To date, fewer than 30 papers available on PubMed specifically reference THCV. Over half of these were published within the past three years. Some of these more recent studies highlight tetrahydrocannabivarin’s anti-epileptic and anticonvulsant properties, as well as its ability to mitigate inflammation and pain – in particular, difficult-to-treat neuropathy .
Like CBD, THCV is on the radar of British biotech GW Pharmaceuticals (makers of Sativex). According to its website, the company has expressed interest in the potential use of tetrahydrocannabivarin in the treatment of obesity, diabetes and other related metabolic disorders.
Though the compound has been subject to Phase I clinical testing , a keyword search on clinicaltrials.gov  yields no specific references to any ongoing studies at this time.
Read more >>>
Why Can't You Smoke Pot? Because Lobbyists Are Getting Rich Off of the War on Drugs;
Sad Truths On Really Why We Still Put Hundreds Of Thousands Of People In Steel Cages For Pot-Related Offenses.
March 7, 2012 | John Lovell is a lobbyist who makes a lot of money from making sure you can't smoke a joint. That's his job. He's a lobbyist for the police unions in Sacramento, and he is a driving force behind grabbing Federal dollars to shut down the California marijuana industry. I'll get to the evidence on this important story in a bit, but first, some context.
At some point in the distant past, the war on drugs might have been popular. But not anymore - the polling is clear, but beyond that, the last three Presidents have used illegal drugs. So why do we still put hundreds of thousands of people in steel cages for pot-related offenses? Well, there are many reasons, but one of them is, of course, money in politics. Corruption.
Whatever you want to call it, it's why you can't smoke a joint without committing a crime, though of course you can ingest any number of pills or drinks completely within the law.
Read more >>>, if you dare!
SMOKED CANNABIS' EFFECT ON LUNGS |
NORTH AMERICA: USA (Video) -
Does regular marijuana smoking cause COPD, Emphysema and/or Lung Cancer? In part 1, Donald Tashkin, MD examines risk of Chronic Obstructive Pulmonary Disease.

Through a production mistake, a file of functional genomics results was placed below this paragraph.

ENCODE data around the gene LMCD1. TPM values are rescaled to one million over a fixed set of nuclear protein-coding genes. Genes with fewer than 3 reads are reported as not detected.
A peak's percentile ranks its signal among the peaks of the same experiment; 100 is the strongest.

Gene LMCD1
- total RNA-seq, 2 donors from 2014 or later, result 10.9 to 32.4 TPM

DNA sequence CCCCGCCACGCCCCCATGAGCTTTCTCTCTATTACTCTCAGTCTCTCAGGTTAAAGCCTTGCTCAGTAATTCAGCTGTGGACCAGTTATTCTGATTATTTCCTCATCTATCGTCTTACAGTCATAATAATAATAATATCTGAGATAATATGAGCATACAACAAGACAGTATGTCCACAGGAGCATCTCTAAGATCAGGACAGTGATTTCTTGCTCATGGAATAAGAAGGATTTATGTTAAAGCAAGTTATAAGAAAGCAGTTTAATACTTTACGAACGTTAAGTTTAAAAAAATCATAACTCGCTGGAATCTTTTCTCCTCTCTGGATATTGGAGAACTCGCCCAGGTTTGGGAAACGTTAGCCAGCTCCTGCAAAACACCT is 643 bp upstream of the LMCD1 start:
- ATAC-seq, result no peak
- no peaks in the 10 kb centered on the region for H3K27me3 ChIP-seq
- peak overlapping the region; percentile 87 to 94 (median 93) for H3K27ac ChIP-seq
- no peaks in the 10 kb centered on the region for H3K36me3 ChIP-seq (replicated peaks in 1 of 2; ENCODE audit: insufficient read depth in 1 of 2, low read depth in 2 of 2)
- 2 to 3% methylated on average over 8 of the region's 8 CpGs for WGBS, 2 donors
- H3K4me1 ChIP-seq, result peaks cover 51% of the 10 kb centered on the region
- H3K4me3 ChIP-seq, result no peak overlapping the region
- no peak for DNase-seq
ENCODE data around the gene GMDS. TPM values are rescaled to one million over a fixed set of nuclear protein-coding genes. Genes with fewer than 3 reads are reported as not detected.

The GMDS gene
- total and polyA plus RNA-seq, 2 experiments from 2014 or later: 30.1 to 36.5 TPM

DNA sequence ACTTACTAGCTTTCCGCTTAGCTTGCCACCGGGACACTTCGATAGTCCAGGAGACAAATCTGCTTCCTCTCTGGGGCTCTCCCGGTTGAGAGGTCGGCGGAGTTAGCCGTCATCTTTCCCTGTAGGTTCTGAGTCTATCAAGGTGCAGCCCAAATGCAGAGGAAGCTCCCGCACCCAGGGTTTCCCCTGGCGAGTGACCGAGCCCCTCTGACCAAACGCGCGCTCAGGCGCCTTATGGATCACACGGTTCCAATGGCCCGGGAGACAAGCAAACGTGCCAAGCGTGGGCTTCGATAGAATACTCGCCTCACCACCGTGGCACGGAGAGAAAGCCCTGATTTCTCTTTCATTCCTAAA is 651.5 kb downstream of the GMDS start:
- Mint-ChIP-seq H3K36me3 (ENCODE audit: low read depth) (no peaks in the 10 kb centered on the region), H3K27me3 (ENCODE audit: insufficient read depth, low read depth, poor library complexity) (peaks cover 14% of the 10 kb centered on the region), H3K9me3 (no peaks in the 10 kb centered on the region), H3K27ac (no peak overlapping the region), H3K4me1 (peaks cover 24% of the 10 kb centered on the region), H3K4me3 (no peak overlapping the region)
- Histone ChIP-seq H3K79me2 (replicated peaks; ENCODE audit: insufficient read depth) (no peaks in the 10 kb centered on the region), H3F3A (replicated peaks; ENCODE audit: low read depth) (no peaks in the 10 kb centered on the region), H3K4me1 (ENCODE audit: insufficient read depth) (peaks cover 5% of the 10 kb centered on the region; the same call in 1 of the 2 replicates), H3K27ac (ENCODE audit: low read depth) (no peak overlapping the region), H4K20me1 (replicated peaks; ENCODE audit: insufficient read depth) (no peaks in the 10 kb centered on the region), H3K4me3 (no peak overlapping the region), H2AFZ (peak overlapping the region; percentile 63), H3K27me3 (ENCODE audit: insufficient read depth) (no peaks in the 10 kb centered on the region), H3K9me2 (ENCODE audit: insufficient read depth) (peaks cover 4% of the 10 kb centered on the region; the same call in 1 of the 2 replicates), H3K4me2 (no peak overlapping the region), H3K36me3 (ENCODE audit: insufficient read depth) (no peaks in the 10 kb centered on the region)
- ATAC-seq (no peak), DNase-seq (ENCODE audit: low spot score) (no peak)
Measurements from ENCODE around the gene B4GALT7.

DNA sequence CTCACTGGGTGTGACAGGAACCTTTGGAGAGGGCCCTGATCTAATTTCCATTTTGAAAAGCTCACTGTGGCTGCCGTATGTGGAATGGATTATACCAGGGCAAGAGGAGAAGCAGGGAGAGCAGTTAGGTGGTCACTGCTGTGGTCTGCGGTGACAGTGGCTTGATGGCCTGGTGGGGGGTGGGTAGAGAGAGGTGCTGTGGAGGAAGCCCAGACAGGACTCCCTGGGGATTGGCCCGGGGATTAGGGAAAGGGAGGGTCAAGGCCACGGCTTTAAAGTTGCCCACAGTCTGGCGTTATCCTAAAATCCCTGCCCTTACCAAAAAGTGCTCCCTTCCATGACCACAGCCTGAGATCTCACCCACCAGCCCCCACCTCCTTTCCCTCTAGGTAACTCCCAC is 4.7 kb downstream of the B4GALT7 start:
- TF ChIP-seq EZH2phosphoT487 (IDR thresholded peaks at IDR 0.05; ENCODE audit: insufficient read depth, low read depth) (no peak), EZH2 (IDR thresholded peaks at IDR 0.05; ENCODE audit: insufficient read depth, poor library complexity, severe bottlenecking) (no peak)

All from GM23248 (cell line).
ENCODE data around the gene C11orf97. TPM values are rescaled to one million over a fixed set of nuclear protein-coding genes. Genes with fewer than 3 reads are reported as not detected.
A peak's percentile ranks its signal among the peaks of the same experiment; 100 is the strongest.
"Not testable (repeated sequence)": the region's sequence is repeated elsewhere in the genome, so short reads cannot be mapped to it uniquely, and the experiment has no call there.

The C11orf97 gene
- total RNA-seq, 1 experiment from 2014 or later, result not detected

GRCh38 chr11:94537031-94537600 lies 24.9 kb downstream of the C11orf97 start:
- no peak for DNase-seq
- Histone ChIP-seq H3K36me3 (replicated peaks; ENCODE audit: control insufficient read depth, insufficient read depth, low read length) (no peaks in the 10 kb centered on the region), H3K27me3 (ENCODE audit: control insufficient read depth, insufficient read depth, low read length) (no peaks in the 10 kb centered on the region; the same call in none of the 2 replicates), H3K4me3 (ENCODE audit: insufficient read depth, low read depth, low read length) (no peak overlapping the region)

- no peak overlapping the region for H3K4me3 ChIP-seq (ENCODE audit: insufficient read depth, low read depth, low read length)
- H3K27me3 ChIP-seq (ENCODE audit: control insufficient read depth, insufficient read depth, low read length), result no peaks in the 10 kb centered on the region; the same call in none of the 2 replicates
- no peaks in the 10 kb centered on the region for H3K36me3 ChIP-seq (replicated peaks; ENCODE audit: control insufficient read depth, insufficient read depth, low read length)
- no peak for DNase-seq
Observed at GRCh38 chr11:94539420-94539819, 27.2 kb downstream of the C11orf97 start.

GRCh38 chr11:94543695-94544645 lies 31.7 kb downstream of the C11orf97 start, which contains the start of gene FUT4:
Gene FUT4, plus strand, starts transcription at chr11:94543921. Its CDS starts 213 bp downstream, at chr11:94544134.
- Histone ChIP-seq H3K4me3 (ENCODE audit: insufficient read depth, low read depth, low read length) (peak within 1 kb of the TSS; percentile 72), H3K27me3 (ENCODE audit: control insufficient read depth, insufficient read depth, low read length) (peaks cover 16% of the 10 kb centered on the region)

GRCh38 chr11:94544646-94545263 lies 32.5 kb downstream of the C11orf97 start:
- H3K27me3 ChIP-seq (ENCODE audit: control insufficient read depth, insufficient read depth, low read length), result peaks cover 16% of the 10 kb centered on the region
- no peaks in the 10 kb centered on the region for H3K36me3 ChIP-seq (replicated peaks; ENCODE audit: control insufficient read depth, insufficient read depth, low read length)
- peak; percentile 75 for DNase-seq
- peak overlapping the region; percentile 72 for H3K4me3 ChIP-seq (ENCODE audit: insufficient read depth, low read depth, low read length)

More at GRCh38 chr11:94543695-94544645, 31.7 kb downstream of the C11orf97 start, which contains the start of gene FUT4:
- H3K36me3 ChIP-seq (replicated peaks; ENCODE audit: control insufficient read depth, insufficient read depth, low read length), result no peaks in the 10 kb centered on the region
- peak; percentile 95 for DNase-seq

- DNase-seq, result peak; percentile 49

Donald P. Tashkin, MD - Medical Director of the Pulmonary Function Laboratory, Professor of Medicine, University of California, Los Angeles.
Presented to Fifth Clinical Conference on Cannabis Therapeutics held in Pacific Grove, CA, April, 2008. Conference hosted by Patients Out of Time.
for more info.
International Drug Policy Reform Made Easy With DrugSense/MAP
When Mexican President Vincente Fox bowed to U.S. pressure and refused
to sign a bill that would have legalized the personal possession of all
drugs, DrugSense was there. When England nearly re-criminalized the
adult possession of cannabis, DrugSense was there. When American and
Canadian activists, researchers, politicians and drug policy reformers
organized a counter-symposium in Montreal to protest the DEA's
International Drug Enforcement Conference (IDEC), DrugSense was there.
Whether it's decriminalization efforts in Mexico or Canada, the
rejection of drug interdiction funding by Latin America, or ongoing
harm reduction efforts in Europe, DrugSense/MAP is there to help
organize these international efforts.
For example, they created a Canadian media contact list for the recent
IDEC counter-conference in Montreal using their powerful and
comprehensive Media Contact on Demand mapinc.org/mcod/.
Coverage of this conference was then tracked through their MAP DrugNews
Archive of drug-related articles from around the world
(drugnews.org), which now tops 164,000 clippings and
In fact, about half of the news articles received and posted by MAP are
from outside of the U.S., and DrugSense has been integral in starting
up Canadian, German, French, and Dutch versions of its popular Media
The progress made by other nations toward evidence-based drug policy
may represent one of the best tools to push for positive change in the
U.S. So, although DrugSense/MAP continues to focus on American drug
policy reform, they have long been aware of the importance of assisting
reformers all over the world.
But, if DrugSense/MAP is to continue to provide news and services to
the international drug policy reform community, and to use
international pressure to push for U.S. reform, they need YOUR help right
Please donate today!
Their secure server at > DrugSense.org/donate
< accepts credit card and Paypal account payments.
Or you can snail-mail Money Orders and Checks which should be made payable to DrugSense and sent to:
14252 Culver Dr., #328
Irvine, CA (USA) 92604-0326
Please note that DrugSense is a 501(c)(3) non-profit organization. Your
donation is tax deductible to the extent provided by law.